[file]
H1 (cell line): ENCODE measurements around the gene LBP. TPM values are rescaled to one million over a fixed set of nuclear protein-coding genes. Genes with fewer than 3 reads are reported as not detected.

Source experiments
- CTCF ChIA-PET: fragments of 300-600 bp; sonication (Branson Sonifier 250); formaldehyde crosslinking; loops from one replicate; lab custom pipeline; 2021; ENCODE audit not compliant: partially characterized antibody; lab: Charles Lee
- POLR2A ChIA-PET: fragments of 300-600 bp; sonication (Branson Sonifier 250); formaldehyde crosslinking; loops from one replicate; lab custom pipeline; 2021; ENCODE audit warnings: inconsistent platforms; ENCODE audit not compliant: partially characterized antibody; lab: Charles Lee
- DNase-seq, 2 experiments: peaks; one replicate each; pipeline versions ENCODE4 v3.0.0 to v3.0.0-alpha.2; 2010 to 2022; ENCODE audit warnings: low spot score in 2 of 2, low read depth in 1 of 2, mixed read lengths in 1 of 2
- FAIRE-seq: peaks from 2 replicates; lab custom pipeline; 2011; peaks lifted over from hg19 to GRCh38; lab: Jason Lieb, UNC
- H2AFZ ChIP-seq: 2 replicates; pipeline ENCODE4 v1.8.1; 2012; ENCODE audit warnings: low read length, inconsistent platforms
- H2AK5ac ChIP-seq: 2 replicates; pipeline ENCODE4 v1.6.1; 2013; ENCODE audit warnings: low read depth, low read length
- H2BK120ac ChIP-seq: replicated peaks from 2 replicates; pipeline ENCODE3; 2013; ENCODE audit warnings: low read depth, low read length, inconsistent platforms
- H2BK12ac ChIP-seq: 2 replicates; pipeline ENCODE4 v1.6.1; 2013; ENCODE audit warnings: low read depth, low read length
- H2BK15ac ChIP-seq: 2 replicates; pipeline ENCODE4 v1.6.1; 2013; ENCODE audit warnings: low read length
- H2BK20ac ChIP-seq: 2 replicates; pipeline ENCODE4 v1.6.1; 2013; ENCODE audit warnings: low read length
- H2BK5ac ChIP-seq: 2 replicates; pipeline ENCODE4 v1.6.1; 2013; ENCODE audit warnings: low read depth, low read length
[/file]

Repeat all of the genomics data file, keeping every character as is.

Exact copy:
H1 (cell line): ENCODE measurements around the gene LBP. TPM values are rescaled to one million over a fixed set of nuclear protein-coding genes. Genes with fewer than 3 reads are reported as not detected.

Source experiments
- CTCF ChIA-PET: fragments of 300-600 bp; sonication (Branson Sonifier 250); formaldehyde crosslinking; loops from one replicate; lab custom pipeline; 2021; ENCODE audit not compliant: partially characterized antibody; lab: Charles Lee
- POLR2A ChIA-PET: fragments of 300-600 bp; sonication (Branson Sonifier 250); formaldehyde crosslinking; loops from one replicate; lab custom pipeline; 2021; ENCODE audit warnings: inconsistent platforms; ENCODE audit not compliant: partially characterized antibody; lab: Charles Lee
- DNase-seq, 2 experiments: peaks; one replicate each; pipeline versions ENCODE4 v3.0.0 to v3.0.0-alpha.2; 2010 to 2022; ENCODE audit warnings: low spot score in 2 of 2, low read depth in 1 of 2, mixed read lengths in 1 of 2
- FAIRE-seq: peaks from 2 replicates; lab custom pipeline; 2011; peaks lifted over from hg19 to GRCh38; lab: Jason Lieb, UNC
- H2AFZ ChIP-seq: 2 replicates; pipeline ENCODE4 v1.8.1; 2012; ENCODE audit warnings: low read length, inconsistent platforms
- H2AK5ac ChIP-seq: 2 replicates; pipeline ENCODE4 v1.6.1; 2013; ENCODE audit warnings: low read depth, low read length
- H2BK120ac ChIP-seq: replicated peaks from 2 replicates; pipeline ENCODE3; 2013; ENCODE audit warnings: low read depth, low read length, inconsistent platforms
- H2BK12ac ChIP-seq: 2 replicates; pipeline ENCODE4 v1.6.1; 2013; ENCODE audit warnings: low read depth, low read length
- H2BK15ac ChIP-seq: 2 replicates; pipeline ENCODE4 v1.6.1; 2013; ENCODE audit warnings: low read length
- H2BK20ac ChIP-seq: 2 replicates; pipeline ENCODE4 v1.6.1; 2013; ENCODE audit warnings: low read length
- H2BK5ac ChIP-seq: 2 replicates; pipeline ENCODE4 v1.6.1; 2013; ENCODE audit warnings: low read depth, low read length